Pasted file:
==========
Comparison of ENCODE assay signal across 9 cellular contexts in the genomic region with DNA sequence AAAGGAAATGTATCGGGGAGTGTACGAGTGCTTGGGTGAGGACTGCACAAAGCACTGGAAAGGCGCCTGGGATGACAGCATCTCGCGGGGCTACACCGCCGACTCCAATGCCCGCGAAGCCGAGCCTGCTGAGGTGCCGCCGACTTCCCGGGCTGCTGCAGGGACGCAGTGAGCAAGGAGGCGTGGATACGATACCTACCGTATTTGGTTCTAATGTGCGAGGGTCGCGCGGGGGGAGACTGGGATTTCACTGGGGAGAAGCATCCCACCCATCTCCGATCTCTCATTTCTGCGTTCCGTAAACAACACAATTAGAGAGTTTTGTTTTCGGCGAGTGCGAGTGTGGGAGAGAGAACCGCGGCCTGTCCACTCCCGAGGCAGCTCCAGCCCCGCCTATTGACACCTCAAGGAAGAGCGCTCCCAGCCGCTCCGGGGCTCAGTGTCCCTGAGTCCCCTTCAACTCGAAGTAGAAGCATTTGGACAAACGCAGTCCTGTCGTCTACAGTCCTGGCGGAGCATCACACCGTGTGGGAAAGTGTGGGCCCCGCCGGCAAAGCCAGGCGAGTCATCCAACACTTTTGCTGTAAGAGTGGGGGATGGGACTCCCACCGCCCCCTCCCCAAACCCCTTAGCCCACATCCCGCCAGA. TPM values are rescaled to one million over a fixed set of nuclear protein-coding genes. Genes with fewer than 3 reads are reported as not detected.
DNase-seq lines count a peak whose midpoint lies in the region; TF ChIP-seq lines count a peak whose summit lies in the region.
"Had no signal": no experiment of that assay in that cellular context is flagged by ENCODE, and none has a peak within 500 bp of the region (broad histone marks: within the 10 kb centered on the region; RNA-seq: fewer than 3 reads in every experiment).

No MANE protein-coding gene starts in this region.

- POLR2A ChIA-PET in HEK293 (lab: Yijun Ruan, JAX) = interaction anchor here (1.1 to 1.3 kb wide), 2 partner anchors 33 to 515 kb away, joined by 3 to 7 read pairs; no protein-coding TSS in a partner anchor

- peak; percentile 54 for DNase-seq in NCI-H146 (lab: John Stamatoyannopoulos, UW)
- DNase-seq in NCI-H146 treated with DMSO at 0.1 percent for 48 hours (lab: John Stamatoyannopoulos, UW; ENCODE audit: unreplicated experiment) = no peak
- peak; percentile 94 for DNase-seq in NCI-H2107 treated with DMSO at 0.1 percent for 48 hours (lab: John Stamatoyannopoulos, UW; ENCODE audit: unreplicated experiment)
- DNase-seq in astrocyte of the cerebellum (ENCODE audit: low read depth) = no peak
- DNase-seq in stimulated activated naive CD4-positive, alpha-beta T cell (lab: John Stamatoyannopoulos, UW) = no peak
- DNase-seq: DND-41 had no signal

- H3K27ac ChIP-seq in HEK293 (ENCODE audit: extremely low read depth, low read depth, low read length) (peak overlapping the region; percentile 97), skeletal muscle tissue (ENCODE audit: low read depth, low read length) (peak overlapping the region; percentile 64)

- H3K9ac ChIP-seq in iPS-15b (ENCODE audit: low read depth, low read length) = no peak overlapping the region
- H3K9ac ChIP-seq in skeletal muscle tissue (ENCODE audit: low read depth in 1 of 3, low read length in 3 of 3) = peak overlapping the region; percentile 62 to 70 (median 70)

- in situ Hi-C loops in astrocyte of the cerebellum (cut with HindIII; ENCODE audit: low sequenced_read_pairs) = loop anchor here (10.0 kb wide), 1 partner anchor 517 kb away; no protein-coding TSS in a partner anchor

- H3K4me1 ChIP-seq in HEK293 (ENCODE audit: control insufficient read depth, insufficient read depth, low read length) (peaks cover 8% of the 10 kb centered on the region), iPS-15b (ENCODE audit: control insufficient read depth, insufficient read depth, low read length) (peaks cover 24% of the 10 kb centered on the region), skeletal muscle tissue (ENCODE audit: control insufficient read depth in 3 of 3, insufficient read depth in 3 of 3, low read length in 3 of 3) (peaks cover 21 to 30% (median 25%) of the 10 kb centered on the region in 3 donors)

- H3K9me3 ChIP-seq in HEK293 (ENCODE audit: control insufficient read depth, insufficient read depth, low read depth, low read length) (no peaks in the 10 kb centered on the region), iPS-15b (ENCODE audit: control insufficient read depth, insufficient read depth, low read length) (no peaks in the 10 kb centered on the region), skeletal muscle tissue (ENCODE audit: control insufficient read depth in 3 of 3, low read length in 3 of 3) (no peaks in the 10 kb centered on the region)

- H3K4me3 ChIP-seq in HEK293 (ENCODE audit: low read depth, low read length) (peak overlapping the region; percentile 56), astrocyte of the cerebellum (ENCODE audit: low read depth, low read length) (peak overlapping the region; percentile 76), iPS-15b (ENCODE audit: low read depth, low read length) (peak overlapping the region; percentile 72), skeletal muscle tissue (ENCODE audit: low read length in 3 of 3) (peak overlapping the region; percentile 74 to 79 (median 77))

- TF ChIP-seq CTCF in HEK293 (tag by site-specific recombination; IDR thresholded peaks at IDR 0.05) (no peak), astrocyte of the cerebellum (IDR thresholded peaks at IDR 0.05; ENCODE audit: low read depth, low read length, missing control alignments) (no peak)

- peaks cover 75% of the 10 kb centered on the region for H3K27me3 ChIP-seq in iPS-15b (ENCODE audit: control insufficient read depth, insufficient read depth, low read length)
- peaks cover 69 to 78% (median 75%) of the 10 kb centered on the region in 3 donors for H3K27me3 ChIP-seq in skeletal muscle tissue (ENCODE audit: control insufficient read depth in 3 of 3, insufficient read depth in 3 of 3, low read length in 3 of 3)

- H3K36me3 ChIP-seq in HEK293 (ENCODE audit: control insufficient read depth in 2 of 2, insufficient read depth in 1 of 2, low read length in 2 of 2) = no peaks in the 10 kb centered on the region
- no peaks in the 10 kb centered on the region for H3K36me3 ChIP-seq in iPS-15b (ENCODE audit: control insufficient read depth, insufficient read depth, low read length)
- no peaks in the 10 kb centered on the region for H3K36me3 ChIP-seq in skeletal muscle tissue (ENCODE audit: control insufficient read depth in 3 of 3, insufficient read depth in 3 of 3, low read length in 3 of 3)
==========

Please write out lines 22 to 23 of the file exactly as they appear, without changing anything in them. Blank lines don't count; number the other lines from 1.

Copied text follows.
- H3K36me3 ChIP-seq in HEK293 (ENCODE audit: control insufficient read depth in 2 of 2, insufficient read depth in 1 of 2, low read length in 2 of 2) = no peaks in the 10 kb centered on the region
- no peaks in the 10 kb centered on the region for H3K36me3 ChIP-seq in iPS-15b (ENCODE audit: control insufficient read depth, insufficient read depth, low read length)